In the future, you might not have to sit around wondering where that Openreach engineer who should be installing superfast broadband has got to.
Joe Garner, the Openreach chief executive, has unveiled plans to shake up the network arm of BT which could see the introduction of a ‘View my Engineer’ service.
Like popular cabbie-baiting app-driven service Uber, this would give customers an idea of their engineer’s whereabouts via their phone. Customers would be able to get text updates on progress as well as get hold of the engineer’s mobile number.
As only a number of Openreach vans are also fitted with GPS equipment – around 75 per cent at the last count – it’s unlikley that you’ll be able to get an Uber-style Google Maps view pinpointing the exact location of your engineer, at least in the short term.
All the same, ISPs using BT’s Openreach network could use this information to power a series of apps aimed at letting their customers know how long it’ll take for an engineer to visit.
Right now it’s possible for customers ordering superfast FTTC (Fibre to the Cabinet) services to self-install, although this is an option the less tech-savvy might want to skip. Because engineers require access to a customer’s house to complete installation and make sure the line is working, people who can’t work from home need to take a day off work, which is one reason why no-shows or late arrivals are frustrating.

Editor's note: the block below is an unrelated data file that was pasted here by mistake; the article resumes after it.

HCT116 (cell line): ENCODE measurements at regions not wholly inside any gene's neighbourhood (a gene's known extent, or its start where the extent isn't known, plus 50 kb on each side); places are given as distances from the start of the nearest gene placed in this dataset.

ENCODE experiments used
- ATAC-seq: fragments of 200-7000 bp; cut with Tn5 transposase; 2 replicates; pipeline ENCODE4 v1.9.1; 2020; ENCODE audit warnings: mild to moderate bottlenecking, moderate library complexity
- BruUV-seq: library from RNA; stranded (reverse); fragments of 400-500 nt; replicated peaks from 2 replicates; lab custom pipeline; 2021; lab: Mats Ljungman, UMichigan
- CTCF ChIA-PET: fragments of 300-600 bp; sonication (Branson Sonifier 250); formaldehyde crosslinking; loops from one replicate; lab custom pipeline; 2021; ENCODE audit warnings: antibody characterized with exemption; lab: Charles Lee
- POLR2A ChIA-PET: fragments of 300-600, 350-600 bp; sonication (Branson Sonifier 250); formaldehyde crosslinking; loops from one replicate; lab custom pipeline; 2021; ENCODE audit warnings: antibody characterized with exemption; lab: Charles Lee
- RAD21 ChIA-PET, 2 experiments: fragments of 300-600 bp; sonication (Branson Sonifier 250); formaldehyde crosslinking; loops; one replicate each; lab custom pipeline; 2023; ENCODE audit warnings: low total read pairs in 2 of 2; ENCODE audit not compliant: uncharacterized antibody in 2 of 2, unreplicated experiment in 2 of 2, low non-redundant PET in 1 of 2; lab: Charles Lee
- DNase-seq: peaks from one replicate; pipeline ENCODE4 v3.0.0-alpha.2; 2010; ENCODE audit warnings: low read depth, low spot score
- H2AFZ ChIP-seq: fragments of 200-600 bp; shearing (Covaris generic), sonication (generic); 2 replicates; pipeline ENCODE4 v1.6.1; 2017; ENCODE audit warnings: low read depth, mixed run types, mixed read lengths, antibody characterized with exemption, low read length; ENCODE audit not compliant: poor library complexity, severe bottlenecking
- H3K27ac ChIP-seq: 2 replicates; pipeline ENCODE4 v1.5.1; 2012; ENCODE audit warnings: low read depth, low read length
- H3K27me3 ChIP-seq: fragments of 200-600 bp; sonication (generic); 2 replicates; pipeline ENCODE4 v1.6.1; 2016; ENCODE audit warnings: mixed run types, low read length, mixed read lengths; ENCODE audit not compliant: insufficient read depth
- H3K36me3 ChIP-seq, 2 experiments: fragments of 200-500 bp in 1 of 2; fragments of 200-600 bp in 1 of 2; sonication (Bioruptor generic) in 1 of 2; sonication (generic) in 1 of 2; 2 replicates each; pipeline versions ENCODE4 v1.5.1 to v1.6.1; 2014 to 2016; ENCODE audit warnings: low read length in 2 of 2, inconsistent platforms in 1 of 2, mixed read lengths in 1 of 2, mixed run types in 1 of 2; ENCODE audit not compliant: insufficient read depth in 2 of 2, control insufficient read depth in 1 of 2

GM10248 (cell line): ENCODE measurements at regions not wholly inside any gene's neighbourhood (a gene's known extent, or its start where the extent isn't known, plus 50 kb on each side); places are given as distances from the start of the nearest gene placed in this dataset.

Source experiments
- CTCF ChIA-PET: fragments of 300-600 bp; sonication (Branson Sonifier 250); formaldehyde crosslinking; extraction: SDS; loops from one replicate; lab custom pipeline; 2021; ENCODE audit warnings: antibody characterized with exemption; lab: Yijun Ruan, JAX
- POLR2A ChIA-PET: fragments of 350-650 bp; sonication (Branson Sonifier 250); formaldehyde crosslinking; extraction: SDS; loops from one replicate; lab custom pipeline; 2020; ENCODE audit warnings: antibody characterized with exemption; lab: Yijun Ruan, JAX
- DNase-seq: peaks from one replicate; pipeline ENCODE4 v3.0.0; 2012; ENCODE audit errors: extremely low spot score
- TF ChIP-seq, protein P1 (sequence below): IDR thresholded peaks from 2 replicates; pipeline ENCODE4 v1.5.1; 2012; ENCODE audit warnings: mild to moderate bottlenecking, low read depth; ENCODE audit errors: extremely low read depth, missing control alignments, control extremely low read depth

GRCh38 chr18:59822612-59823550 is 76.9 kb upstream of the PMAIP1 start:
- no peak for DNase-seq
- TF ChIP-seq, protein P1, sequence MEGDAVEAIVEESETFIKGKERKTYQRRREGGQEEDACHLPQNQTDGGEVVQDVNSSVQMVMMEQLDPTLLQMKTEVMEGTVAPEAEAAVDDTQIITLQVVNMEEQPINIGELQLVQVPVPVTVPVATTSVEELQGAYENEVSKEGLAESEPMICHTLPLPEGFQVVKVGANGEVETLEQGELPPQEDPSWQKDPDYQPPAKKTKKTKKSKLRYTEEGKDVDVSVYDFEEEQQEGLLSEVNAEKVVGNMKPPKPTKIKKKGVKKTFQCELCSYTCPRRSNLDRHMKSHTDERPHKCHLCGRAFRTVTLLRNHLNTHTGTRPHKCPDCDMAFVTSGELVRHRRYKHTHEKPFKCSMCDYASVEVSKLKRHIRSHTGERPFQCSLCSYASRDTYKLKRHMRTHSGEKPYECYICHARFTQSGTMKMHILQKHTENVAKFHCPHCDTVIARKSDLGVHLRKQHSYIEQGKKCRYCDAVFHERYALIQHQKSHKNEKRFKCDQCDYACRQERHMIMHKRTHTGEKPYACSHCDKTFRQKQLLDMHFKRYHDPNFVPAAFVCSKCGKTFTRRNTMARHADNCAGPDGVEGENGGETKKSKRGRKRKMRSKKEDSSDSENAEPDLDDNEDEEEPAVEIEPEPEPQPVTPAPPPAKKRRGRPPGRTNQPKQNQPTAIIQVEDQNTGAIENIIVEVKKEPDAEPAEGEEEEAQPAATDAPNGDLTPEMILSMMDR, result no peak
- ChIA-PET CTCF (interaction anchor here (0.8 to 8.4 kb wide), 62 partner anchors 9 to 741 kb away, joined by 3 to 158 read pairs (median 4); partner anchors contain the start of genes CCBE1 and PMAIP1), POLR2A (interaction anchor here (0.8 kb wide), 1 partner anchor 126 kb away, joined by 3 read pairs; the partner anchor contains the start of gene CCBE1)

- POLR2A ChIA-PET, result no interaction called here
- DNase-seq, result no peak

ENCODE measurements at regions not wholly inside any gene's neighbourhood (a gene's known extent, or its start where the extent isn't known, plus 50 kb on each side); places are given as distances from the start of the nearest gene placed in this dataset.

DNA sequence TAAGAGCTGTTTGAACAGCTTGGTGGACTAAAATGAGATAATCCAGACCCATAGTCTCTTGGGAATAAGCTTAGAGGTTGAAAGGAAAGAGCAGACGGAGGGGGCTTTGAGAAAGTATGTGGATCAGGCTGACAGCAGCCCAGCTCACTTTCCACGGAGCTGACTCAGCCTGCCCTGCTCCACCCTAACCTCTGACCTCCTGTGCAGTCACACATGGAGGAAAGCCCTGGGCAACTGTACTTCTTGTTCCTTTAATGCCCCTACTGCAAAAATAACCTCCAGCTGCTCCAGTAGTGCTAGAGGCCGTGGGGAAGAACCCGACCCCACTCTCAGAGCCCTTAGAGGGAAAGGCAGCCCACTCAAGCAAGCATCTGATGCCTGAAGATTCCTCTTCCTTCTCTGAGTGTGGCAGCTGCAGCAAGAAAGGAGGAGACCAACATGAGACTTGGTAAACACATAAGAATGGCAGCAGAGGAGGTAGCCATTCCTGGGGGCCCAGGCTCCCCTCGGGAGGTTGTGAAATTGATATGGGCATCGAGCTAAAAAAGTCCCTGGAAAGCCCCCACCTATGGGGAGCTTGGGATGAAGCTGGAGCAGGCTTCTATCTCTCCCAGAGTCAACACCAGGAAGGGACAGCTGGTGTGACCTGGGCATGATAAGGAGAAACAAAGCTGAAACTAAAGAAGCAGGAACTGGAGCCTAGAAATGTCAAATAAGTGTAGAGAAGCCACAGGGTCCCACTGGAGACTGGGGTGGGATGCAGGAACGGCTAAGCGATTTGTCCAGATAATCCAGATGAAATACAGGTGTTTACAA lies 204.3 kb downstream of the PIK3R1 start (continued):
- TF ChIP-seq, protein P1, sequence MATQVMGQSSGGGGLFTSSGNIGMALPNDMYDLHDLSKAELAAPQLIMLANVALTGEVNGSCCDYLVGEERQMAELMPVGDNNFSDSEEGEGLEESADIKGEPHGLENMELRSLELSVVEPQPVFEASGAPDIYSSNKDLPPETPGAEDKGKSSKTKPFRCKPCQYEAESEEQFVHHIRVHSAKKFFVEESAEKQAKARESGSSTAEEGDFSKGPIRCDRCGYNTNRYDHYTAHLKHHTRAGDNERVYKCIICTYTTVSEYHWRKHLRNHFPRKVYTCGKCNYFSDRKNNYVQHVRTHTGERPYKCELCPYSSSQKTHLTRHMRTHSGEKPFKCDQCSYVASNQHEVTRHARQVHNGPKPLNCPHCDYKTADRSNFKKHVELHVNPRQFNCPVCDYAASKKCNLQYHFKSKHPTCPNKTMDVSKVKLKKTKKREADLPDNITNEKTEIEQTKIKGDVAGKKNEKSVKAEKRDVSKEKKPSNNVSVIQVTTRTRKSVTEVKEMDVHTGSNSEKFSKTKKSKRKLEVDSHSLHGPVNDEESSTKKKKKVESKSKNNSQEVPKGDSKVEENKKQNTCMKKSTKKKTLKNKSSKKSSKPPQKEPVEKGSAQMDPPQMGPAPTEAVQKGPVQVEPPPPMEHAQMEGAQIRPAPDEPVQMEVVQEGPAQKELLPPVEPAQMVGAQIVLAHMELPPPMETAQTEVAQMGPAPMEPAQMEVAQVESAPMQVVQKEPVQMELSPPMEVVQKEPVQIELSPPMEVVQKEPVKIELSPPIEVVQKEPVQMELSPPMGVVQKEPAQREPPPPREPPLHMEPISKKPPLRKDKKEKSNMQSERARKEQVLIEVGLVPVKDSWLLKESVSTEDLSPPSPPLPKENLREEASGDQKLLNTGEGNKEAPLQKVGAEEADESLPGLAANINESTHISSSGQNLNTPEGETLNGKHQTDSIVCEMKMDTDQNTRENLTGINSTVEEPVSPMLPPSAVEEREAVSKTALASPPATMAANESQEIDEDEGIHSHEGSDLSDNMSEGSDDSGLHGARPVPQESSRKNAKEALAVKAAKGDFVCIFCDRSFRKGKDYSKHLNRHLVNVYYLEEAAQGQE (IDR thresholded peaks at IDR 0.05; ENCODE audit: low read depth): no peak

As well as mooting ‘View My Engineer’, Garner also said that BT wants to go far and beyond the installation and repair wait time deadlines imposed on it by telecoms regulator Ofcom.
From July 2014 onwards, Openreach has been required to hit a number of targets set by Ofcom. New customers of all ISPs using BT’s network – that’s TalkTalk, EE, Zen, Sky, AAISP, Direct Save and many more – need to be connected within 12 working days. Faults and repairs need to be patched up within two.
Garner said BT has exceeded all targets so far, thanks in part to boosting the ranks of Openreach engineers up to 3,000 since 2012.
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